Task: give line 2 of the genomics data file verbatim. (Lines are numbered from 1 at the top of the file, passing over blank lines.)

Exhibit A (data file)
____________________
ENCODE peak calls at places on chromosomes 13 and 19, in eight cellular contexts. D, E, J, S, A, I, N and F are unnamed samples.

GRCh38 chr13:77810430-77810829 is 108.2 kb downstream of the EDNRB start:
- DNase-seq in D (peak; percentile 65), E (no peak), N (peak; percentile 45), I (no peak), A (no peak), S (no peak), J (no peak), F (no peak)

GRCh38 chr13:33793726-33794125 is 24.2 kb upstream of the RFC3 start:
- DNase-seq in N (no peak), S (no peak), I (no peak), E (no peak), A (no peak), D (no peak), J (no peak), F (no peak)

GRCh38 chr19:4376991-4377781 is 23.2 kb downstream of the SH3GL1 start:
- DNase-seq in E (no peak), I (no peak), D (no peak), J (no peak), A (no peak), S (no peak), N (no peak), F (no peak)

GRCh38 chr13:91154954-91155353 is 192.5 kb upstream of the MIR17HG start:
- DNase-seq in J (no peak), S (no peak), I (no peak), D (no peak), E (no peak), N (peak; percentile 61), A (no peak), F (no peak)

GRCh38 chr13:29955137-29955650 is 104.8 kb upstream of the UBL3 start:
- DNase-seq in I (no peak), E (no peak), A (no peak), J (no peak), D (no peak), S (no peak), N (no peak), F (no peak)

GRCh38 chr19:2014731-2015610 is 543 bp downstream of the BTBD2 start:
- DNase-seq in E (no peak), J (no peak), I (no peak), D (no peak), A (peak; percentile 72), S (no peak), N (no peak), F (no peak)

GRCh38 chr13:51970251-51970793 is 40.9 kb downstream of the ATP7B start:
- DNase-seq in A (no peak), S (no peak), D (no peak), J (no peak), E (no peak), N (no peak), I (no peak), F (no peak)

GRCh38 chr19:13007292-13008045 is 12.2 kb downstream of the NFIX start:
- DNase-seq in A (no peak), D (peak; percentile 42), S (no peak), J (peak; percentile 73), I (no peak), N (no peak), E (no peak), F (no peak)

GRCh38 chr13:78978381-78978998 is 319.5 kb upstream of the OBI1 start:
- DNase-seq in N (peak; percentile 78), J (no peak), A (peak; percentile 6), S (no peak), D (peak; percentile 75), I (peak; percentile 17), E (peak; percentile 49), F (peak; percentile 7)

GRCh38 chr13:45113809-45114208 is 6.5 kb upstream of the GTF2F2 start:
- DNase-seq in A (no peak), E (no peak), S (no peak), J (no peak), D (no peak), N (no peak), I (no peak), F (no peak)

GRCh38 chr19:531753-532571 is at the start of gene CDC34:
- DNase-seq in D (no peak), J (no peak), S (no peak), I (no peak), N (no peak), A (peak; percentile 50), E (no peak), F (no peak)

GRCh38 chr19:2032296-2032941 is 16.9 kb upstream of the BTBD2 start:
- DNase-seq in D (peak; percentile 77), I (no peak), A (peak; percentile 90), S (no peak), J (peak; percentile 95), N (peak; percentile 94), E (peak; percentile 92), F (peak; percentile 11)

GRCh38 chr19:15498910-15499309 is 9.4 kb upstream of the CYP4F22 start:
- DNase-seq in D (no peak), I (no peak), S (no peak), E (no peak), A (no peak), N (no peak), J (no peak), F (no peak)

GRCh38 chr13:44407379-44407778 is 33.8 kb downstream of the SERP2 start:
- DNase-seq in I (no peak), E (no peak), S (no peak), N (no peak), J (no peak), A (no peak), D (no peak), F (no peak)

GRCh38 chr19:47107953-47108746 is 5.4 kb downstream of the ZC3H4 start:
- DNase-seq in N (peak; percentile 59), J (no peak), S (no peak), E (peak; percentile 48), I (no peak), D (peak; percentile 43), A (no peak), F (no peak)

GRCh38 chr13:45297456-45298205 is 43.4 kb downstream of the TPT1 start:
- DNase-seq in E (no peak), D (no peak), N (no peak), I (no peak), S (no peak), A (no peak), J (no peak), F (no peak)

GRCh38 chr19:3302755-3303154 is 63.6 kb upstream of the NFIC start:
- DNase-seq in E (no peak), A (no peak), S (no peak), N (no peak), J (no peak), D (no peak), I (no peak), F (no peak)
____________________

GRCh38 chr13:77810430-77810829 is 108.2 kb downstream of the EDNRB start: